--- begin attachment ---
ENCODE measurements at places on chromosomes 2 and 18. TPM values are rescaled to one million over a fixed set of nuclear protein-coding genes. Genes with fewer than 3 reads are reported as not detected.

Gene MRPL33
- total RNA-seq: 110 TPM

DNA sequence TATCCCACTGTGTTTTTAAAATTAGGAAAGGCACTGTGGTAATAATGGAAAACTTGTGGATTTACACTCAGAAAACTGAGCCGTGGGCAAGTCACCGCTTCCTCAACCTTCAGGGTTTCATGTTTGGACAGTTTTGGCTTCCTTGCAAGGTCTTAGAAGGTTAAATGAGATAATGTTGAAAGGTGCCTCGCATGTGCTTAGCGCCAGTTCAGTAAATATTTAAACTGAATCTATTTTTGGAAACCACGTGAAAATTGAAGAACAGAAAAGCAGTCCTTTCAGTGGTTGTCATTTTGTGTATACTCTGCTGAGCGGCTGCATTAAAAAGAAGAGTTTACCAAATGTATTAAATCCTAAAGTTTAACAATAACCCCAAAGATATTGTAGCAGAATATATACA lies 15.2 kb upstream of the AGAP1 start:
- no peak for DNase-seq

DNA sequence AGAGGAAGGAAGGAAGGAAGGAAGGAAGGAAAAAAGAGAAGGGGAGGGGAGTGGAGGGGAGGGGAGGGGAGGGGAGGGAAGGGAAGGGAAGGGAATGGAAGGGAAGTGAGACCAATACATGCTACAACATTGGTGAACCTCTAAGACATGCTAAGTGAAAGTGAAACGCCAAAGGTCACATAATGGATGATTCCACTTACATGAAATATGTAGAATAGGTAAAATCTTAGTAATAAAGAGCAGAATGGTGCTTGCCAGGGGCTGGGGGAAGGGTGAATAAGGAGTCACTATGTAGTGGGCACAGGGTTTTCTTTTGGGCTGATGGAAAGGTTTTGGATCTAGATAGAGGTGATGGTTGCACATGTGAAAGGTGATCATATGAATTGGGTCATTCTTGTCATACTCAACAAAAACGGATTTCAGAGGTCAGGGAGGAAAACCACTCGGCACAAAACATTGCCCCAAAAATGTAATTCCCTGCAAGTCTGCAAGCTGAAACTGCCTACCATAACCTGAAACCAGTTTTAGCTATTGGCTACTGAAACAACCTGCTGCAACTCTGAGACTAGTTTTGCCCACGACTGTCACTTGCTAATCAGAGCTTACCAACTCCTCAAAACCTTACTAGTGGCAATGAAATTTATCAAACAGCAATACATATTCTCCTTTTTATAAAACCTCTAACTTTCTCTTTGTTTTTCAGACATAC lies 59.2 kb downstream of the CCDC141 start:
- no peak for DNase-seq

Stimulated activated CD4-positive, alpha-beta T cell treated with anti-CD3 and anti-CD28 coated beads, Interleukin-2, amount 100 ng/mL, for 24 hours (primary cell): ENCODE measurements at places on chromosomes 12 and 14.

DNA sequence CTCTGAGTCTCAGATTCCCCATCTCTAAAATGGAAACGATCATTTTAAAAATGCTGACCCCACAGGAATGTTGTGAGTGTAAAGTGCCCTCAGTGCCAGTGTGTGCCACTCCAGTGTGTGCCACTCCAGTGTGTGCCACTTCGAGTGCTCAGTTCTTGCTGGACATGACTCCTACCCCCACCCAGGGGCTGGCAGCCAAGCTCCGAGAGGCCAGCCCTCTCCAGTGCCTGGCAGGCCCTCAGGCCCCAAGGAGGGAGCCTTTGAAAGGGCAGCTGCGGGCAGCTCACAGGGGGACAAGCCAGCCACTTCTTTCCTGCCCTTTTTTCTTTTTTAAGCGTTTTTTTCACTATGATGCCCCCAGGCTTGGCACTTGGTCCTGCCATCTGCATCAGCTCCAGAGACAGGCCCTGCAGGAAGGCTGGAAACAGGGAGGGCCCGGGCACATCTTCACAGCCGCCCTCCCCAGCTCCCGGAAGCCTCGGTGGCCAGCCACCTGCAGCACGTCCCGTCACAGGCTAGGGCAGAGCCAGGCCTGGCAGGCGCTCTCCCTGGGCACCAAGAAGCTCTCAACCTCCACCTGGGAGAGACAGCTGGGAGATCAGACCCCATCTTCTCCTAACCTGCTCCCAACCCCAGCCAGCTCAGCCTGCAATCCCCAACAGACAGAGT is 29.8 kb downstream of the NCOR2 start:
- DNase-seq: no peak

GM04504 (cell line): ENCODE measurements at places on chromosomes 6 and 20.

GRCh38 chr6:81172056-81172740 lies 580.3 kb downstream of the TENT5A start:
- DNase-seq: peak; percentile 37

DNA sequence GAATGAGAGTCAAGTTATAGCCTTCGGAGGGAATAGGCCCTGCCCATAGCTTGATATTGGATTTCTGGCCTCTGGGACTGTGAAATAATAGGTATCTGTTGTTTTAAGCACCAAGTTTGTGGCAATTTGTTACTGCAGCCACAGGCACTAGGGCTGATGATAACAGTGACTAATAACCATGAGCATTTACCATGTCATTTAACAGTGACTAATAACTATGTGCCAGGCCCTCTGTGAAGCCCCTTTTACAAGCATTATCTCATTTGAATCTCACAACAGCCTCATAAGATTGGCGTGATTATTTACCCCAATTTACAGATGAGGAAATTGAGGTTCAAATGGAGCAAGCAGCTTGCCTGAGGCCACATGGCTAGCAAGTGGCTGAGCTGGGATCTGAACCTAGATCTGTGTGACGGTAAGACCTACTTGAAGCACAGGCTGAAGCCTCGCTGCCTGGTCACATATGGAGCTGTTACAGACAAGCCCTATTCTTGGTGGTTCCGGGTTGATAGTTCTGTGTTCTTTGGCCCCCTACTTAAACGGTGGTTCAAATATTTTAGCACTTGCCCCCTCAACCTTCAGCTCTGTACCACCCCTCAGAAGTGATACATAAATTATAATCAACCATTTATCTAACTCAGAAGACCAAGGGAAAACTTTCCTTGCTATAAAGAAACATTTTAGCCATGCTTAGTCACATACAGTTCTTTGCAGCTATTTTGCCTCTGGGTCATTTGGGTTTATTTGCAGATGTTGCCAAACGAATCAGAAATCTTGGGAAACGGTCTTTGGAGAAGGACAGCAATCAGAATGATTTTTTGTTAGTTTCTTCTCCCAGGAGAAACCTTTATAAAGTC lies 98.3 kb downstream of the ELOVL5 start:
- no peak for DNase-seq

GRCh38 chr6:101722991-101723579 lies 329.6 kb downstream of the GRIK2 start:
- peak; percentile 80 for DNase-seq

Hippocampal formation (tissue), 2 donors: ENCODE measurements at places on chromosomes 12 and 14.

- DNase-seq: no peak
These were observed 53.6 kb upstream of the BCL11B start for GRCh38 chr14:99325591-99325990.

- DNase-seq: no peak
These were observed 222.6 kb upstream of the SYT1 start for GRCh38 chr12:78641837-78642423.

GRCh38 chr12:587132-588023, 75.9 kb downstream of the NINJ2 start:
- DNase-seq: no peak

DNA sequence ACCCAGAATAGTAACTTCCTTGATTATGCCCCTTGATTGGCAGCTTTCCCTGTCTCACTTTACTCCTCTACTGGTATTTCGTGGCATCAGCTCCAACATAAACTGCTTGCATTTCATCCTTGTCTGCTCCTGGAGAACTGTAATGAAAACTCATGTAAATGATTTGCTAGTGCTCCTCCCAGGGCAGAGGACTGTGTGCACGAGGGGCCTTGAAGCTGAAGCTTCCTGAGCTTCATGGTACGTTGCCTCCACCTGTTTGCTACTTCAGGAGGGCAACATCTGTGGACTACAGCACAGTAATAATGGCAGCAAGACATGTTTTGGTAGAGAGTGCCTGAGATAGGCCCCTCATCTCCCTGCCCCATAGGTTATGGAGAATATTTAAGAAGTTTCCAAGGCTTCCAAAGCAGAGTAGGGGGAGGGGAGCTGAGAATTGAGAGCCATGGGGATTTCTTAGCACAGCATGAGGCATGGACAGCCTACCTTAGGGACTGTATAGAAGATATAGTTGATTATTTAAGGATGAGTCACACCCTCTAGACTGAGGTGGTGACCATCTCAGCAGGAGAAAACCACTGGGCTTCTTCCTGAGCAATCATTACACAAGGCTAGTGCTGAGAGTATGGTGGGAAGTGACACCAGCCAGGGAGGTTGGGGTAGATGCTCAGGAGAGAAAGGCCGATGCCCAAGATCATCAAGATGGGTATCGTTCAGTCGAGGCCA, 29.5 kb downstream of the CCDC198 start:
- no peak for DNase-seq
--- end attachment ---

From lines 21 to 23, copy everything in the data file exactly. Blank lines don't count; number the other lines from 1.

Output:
- DNase-seq: no peak
These were observed 222.6 kb upstream of the SYT1 start for GRCh38 chr12:78641837-78642423.

GRCh38 chr12:587132-588023, 75.9 kb downstream of the NINJ2 start: